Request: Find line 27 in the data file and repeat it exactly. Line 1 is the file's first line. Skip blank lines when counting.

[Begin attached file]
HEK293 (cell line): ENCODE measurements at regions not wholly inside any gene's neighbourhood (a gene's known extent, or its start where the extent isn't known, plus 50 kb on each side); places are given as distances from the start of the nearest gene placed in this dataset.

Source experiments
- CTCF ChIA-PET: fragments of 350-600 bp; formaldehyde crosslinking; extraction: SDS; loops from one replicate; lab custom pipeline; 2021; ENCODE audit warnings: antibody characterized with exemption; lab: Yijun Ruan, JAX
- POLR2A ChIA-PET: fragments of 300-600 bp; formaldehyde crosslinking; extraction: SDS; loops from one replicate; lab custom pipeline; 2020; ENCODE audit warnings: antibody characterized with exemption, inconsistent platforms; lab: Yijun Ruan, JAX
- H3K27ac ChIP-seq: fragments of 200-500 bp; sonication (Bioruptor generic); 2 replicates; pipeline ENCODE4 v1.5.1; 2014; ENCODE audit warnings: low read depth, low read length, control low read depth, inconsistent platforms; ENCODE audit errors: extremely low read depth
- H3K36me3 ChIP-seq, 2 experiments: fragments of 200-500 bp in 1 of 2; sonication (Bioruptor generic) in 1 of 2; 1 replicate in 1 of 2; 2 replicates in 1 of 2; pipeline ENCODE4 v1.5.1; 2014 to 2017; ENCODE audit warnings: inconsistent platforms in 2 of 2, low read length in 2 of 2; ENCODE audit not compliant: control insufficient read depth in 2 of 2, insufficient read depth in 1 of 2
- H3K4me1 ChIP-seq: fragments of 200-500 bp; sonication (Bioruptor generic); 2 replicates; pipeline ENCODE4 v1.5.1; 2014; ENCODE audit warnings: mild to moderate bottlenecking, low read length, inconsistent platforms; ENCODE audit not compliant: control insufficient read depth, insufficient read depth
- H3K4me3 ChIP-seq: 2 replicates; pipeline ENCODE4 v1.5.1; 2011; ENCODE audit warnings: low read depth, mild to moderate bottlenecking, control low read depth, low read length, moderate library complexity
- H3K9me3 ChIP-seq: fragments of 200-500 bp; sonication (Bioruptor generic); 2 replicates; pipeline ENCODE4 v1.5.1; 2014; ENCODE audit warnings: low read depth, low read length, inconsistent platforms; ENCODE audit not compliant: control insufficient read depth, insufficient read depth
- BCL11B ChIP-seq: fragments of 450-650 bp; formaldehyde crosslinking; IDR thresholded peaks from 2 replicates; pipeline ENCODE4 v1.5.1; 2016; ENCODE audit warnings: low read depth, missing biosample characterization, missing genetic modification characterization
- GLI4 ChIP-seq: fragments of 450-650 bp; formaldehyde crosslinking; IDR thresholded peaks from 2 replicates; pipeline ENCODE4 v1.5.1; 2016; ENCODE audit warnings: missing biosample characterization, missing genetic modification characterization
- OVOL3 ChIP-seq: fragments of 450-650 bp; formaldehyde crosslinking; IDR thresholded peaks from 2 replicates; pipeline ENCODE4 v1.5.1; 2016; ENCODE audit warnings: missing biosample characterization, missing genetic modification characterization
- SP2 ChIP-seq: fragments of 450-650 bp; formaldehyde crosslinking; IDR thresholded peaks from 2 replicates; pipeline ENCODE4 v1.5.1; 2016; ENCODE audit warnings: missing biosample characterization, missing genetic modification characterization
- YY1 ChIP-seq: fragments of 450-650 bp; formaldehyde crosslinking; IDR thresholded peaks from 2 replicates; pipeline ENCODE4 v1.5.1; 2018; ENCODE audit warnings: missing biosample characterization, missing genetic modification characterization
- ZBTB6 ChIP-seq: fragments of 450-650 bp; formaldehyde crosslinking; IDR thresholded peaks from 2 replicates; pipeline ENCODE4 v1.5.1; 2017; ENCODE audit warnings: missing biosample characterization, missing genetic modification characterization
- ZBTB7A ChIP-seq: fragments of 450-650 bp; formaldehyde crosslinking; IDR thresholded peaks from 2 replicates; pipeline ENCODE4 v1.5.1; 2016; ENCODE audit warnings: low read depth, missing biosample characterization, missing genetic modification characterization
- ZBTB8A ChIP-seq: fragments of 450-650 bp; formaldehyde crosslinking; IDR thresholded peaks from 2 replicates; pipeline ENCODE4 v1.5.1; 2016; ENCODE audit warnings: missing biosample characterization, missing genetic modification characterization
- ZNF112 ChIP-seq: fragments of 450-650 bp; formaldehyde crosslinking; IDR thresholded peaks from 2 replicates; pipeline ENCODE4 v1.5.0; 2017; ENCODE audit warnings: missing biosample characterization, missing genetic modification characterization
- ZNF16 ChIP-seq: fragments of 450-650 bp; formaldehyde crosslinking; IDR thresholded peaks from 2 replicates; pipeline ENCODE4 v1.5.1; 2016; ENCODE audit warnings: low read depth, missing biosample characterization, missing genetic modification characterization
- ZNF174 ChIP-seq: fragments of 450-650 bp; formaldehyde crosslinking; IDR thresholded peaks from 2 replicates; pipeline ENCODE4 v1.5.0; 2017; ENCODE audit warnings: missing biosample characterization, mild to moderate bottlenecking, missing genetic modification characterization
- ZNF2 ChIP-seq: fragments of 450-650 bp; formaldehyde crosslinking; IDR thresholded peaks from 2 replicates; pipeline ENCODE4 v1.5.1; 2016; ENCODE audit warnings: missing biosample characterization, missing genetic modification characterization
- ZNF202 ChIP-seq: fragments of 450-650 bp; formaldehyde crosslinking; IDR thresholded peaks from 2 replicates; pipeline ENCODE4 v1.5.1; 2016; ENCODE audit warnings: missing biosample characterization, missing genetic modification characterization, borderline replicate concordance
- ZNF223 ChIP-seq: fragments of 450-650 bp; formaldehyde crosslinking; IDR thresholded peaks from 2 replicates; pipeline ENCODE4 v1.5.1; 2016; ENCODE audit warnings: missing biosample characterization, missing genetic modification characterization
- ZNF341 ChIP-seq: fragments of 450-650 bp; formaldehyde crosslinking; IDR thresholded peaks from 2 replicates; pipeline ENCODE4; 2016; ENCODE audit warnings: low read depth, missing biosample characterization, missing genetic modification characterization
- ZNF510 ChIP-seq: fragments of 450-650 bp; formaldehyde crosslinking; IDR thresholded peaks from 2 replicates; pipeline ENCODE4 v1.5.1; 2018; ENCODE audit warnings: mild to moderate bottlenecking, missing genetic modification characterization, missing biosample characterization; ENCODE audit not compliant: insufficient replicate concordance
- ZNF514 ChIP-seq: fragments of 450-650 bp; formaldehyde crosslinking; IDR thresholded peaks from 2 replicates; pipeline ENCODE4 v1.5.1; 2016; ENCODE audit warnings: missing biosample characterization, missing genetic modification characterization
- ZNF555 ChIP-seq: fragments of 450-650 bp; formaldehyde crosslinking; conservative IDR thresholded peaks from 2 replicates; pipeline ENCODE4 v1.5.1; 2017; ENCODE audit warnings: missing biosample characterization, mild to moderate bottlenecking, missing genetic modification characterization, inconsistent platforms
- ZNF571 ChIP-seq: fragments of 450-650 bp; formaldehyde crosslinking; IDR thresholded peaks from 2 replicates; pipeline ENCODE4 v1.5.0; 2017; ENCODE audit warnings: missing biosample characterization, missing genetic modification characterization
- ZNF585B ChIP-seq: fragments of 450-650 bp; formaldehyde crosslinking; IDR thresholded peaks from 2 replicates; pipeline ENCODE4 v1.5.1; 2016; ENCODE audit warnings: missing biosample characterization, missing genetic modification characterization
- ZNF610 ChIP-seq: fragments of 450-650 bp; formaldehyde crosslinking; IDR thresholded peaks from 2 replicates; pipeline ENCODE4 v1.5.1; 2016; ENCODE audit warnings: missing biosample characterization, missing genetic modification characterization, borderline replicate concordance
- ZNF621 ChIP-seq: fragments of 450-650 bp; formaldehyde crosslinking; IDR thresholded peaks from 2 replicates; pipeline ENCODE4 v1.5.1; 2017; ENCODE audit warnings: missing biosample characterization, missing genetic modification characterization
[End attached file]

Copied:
- ZNF555 ChIP-seq: fragments of 450-650 bp; formaldehyde crosslinking; conservative IDR thresholded peaks from 2 replicates; pipeline ENCODE4 v1.5.1; 2017; ENCODE audit warnings: missing biosample characterization, mild to moderate bottlenecking, missing genetic modification characterization, inconsistent platforms